Treatment Options Improve Quality of Life & Aesthetics
There are a variety of reasons individuals wind up with varicose and spider veins ... from prior clots and weakened valves to carrying excess weight and a genetic predisposition toward the condition. Luckily, now there are also a variety of options to treat these superficial, but often painful, veins.
Patrick C. Ryan, MD, FACS, founder of Nashville Vascular and Vein Institute, noted the twisted, knotted varicose veins and flooded capillaries known as spider veins are almost always in the legs and feet and seem to affect women more than men ... although both sexes can and do develop varicose veins. "The mildest symptoms are swelling and heaviness in the leg," he said. "In extreme cases, people get ulcers in their legs that can be limb threatening."
However, Ryan continued, for most people varicose and spider veins don't pose a deep medical concern. Still, he said, the pain and heaviness can stop people from engaging in activities they enjoy, which might lead to a more sedentary lifestyle. "It definitely can affect your quality of life," he stated.
For those bothered by either the look of the veins or resulting symptoms that can't be managed at home, there are a number of medical treatments to address varicose and spider veins. "Back when I was training, there was really only one way to treat varicose veins, and that was to strip them," noted Ryan of the surgery that requires general anesthesia. "It's a pretty brutal operation ... but effective."
Vein stripping is no longer the 'go to' method for treatment. "I've done one in the last five years," Ryan said. "There are so many other good options now."
Laser Ablation: "Laser ablation is where we use a laser inside the vein to cauterize the vein causing it to clot off," Ryan explained. He added the procedure is done in the office under local anesthesia. A laser is inserted through a small catheter into the vein. As the probe is slowly pulled back out, the laser energy cauterizes the vein, sealing it off permanently. After the treatment, patients wear a compression garment for several weeks as other healthy veins in the same area take over blood flow. "It's essentially pain-free," Ryan said, adding the procedure only takes about 20 minutes and results in no real downtime. "That's one of the preferred methods, now," he added.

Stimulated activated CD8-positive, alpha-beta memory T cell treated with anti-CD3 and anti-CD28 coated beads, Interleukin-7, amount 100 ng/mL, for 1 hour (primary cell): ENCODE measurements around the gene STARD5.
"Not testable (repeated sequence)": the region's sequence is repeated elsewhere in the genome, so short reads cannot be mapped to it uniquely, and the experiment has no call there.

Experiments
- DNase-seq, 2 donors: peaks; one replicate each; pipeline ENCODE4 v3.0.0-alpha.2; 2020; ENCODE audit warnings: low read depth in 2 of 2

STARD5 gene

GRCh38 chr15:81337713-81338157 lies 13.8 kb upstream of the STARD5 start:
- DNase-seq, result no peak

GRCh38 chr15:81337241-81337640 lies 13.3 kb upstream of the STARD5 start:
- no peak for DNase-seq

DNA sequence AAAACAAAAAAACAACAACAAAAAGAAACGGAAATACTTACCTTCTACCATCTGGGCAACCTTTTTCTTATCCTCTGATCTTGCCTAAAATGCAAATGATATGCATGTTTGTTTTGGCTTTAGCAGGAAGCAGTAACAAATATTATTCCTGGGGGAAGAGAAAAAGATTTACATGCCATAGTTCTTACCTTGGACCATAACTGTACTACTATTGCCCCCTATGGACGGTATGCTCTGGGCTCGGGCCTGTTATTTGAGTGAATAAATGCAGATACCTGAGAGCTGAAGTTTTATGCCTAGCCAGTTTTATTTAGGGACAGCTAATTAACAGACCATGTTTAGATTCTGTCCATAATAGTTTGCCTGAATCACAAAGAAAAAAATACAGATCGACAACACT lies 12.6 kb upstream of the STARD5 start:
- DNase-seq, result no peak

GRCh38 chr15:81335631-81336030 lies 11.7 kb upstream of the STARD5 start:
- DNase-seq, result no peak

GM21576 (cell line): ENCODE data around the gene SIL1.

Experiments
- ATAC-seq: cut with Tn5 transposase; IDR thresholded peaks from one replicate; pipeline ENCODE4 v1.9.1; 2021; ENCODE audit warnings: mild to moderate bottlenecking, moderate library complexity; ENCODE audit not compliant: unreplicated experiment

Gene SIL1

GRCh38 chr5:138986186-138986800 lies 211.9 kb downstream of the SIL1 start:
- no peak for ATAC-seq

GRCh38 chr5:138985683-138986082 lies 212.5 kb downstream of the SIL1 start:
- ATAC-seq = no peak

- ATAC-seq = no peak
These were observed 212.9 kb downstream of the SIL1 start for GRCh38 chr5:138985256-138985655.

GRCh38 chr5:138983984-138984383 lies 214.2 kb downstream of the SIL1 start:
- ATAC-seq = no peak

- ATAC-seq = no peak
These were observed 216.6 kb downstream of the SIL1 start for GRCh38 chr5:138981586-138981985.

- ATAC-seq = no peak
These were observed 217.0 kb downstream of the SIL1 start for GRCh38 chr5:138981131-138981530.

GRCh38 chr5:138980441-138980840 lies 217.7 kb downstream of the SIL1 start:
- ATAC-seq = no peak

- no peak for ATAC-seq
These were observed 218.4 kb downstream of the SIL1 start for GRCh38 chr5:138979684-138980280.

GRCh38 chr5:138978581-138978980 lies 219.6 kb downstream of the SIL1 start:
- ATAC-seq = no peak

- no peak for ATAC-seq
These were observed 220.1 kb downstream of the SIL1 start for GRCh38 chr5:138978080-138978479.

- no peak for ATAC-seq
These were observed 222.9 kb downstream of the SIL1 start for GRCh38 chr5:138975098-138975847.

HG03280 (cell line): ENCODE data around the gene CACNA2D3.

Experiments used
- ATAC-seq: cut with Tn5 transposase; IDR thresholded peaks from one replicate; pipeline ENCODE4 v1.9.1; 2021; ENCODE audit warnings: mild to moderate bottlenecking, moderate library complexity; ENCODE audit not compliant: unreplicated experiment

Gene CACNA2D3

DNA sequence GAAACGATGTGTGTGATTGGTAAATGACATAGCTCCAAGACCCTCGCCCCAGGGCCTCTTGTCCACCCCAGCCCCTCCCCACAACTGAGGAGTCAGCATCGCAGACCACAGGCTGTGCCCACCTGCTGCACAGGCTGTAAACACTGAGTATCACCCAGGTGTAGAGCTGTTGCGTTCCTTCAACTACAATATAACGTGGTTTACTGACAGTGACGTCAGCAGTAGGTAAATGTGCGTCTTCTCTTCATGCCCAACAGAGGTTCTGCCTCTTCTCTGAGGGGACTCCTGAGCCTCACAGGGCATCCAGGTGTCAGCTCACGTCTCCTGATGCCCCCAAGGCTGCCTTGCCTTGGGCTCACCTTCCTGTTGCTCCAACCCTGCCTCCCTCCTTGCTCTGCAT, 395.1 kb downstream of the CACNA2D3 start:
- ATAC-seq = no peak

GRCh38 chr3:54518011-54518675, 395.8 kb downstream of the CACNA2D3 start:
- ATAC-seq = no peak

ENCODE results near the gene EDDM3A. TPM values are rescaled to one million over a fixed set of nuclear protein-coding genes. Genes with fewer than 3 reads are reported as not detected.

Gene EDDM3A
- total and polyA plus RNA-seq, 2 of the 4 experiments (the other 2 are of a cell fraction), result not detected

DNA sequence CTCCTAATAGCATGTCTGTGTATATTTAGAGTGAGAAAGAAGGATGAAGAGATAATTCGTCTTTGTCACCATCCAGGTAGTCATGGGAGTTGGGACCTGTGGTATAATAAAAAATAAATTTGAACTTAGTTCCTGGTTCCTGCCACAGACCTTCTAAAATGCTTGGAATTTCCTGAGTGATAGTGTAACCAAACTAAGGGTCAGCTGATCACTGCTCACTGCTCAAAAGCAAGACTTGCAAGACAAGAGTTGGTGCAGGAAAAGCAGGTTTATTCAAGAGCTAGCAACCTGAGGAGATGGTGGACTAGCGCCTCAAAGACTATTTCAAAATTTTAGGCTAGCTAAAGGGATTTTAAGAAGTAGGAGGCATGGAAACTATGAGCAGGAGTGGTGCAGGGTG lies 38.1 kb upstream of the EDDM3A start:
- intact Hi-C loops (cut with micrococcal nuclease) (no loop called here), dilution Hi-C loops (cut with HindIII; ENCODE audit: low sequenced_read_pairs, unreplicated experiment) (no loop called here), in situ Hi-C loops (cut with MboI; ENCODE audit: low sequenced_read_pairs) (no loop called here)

Radiofrequency Ablation: "It does exactly the same thing except with sound waves instead of a laser," said Ryan.
On a similar note, he continued, "There's a new treatment called foam ablation of the main varicose vein that is very well tolerated." Ryan said the in-office procedure consists of one injection into the saphenous vein. The foam sclerosant irritates the vein and closes it off before being absorbed into the body.
Sclerotherapy: Used on smaller varicose veins and spider veins, sclerotherapy closes the vein off by injecting a chemical that causes the walls to stick together. Ryan said sclerotherapy is one of the most common ways to treat superficial veins. Often done by a nurse in hour-long sessions, sclerotherapy can take several sessions to diminish or rid the appearance of the surface veins. "The number of sessions depends on the patient, and each case varies," said Ryan. The treatment is typically considered cosmetic, and sessions are usually not covered by insurance.
Phlebectomy: The minimally invasive procedure allows the surgeon to remove the big, bulging, ropy veins through tiny, 1 mm incisions. Ryan said phlebectomy and foam ablation are often used on these larger veins bulging from the skin's surface. With phlebectomy, the surgeon uses a local anesthesia to numb the area around the varicose vein before pulling out the collapsed vein through the small incisions, which don't require sutures.
With pre-certification, Ryan said most insurance carriers will cover procedures from ablations to phlebectomy aimed at closing off the saphenous vein. Whether to address discomfort, improve appearance ... or both ... Ryan said multiple good options now exist to easily treat varicose veins. "Done by someone who is good at it, it's really pain-free; and it's rare to have a patient who isn't very, very satisfied," Ryan concluded.